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Cholera epidemic reaches half million mark in war-torn Yemen: WHO

Xinhua | Updated: 2017-08-14 21:15

SANAA - The total number of suspected cholera cases in war-torn Yemen reached half a million mark since late April, the highest record since the World War II, the World Health Organization (WHO) said on Monday.

In a press release, WHO also said nearly 2,000 people died since the outbreak began to spread rapidly at the end of April.

It said the suspected cases of the deadly waterborne disease continue to rage across the Arab country, infecting an estimated 5000 people per day.

The spread of cholera has slowed significantly in some areas compared to peak levels but the disease is still spreading fast in more recently affected districts, which are recording large numbers of the cases, said WHO.

WHO said Yemen's cholera epidemic, currently the largest in the world, has spread rapidly due to deteriorating hygiene and sanitation conditions and disruptions to the water supply across the country.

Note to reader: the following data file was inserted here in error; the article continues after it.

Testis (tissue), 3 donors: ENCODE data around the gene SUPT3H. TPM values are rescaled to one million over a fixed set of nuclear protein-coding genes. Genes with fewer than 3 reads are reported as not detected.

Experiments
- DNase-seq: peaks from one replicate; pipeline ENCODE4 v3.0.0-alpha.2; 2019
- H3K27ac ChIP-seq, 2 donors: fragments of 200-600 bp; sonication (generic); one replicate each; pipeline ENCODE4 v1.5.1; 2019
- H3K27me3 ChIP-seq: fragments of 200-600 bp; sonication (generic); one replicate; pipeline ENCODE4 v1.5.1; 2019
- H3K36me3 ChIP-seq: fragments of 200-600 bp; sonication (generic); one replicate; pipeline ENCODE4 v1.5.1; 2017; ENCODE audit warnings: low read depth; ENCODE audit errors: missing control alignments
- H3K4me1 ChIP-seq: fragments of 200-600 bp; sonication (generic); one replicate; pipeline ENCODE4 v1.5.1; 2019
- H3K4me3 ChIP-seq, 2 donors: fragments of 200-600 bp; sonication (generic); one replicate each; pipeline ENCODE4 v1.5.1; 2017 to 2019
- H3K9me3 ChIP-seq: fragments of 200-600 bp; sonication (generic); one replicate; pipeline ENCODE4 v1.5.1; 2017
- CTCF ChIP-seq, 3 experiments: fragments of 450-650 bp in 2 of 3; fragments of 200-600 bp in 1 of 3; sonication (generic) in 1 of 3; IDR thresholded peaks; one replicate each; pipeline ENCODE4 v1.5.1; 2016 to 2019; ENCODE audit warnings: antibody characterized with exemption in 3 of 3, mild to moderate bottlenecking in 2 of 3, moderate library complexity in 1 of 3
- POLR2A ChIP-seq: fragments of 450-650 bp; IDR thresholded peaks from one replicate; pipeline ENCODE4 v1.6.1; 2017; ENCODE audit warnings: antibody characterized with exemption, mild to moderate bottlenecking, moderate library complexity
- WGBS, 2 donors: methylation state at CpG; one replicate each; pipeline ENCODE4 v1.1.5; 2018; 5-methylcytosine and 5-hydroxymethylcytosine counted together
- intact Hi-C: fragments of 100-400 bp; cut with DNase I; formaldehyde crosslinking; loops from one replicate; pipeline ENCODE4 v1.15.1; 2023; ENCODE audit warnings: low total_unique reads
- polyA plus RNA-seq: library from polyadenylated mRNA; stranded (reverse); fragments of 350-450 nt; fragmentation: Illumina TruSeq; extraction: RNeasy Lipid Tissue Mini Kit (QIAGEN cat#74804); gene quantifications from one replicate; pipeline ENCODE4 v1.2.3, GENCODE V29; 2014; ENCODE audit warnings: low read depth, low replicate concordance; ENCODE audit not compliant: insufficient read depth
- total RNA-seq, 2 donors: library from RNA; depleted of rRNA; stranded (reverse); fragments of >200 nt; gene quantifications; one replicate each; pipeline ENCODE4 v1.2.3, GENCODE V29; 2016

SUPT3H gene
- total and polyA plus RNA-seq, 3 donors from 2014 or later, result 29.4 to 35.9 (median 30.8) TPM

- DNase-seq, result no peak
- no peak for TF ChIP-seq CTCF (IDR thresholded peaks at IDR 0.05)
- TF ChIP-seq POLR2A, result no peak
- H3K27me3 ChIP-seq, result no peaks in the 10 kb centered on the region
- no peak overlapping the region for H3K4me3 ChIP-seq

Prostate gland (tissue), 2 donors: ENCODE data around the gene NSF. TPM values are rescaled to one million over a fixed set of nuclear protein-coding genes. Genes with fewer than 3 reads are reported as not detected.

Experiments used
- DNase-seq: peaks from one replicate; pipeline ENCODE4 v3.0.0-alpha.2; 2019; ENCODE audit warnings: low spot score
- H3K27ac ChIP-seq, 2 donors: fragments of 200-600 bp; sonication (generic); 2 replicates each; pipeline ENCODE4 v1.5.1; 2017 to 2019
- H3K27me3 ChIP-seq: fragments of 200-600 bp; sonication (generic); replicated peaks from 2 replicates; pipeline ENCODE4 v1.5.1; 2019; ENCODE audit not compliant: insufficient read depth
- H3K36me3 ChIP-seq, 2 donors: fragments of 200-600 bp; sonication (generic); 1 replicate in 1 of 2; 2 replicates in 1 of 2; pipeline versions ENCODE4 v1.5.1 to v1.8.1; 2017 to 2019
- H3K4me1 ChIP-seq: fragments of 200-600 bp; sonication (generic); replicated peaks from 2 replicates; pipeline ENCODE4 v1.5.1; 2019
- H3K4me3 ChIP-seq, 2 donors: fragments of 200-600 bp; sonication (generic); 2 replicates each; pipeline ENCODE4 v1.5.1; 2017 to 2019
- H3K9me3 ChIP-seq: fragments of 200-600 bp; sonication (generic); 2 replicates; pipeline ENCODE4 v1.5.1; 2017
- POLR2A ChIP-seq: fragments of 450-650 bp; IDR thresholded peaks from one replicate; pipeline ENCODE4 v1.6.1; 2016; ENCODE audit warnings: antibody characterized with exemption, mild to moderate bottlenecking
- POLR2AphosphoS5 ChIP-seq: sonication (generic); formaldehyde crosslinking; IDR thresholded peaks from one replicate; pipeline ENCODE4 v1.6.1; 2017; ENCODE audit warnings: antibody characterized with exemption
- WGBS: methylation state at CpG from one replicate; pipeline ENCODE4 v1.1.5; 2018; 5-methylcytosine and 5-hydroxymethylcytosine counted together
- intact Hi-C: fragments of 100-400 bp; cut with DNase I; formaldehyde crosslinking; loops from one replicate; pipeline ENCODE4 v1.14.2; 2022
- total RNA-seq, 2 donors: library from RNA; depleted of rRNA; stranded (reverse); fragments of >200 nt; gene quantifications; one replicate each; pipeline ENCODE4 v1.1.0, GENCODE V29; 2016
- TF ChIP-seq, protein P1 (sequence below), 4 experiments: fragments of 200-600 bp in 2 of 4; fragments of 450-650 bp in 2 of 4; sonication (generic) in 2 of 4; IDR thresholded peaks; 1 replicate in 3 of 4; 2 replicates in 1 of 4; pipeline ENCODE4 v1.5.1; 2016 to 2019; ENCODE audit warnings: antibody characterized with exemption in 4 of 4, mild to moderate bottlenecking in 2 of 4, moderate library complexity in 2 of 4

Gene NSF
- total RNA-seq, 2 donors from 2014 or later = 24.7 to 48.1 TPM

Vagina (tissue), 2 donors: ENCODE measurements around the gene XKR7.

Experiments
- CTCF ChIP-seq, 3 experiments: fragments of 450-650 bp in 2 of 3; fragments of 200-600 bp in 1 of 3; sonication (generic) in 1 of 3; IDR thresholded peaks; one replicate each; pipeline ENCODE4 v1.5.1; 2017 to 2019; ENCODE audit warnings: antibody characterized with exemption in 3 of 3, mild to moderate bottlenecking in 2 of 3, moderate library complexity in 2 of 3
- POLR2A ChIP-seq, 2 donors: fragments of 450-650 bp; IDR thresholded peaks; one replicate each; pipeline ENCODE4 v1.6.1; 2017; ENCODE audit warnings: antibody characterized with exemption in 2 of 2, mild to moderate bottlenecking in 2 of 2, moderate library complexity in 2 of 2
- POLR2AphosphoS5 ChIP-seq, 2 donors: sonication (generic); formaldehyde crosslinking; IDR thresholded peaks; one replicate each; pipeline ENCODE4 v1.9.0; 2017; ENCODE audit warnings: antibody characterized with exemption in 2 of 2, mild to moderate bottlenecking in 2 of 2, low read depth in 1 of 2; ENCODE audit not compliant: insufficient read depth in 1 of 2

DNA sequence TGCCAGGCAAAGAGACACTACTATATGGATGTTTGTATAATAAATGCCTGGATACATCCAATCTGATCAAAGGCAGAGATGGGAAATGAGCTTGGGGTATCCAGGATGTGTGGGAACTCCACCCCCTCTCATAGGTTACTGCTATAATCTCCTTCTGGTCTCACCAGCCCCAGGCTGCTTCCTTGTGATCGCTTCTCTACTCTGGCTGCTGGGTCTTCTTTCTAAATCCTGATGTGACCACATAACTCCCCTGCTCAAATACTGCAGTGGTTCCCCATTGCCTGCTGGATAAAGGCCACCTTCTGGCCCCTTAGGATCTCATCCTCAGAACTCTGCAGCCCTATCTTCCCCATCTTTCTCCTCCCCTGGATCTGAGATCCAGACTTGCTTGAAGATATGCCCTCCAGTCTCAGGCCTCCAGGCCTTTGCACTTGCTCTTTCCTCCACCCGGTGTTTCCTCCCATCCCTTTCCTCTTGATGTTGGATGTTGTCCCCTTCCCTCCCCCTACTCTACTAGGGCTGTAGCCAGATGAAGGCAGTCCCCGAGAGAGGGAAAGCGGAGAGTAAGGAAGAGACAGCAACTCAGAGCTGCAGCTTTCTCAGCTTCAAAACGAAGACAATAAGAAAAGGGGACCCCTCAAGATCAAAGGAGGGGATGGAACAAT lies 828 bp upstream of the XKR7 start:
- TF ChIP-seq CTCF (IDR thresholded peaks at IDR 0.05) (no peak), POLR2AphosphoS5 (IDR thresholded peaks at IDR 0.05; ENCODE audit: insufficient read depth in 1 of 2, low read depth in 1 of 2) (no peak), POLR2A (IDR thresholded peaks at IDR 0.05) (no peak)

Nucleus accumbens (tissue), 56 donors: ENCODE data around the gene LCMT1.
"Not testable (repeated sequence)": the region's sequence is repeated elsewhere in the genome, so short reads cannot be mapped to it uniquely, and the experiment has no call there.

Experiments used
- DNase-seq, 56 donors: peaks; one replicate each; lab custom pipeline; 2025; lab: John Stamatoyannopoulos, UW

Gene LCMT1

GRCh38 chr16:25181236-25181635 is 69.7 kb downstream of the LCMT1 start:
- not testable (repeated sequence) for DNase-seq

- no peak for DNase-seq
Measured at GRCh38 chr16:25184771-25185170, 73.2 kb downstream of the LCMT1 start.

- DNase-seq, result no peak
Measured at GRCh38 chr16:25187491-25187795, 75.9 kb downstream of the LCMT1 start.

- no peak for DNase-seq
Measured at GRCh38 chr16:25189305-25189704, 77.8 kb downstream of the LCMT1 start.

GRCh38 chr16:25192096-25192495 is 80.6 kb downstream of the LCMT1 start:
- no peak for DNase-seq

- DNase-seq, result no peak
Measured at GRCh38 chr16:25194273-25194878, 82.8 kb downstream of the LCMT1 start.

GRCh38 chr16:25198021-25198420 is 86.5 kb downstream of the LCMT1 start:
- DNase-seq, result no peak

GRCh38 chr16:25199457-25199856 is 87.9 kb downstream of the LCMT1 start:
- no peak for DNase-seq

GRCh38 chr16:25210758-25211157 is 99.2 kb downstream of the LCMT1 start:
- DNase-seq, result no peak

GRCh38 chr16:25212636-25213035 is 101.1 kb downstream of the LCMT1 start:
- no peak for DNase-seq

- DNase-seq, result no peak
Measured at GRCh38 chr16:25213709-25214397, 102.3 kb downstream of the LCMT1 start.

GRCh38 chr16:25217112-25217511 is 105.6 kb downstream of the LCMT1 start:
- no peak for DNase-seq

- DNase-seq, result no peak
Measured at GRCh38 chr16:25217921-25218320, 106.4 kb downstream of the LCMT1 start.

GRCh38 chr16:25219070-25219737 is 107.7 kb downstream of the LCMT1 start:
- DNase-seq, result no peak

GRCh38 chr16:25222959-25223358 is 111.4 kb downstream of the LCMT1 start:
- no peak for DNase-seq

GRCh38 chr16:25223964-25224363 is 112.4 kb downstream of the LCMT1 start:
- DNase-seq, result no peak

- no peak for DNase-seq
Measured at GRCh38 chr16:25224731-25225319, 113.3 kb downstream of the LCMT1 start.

Millions of people are cut off from clean water, and waste collection has ceased in major cities, it added.

It said the collapsing health system is struggling to cope, with more than half of all health facilities closed due to damage, destruction or lack of funds.

"Shortages in medicines and supplies are persistent and widespread and 30,000 critical health workers have not been paid salaries in nearly a year," WHO said.

WHO Director-General Dr Tedros Adhanom said Yemen's health workers are operating in impossible conditions.

"Thousands of people are sick, but there are not enough hospitals, not enough medicines, not enough clean water. The doctors and nurses are the backbone of the health response. They must be paid their wages so that they can continue to save lives," Dr Tedros was quoted in the press release as saying.

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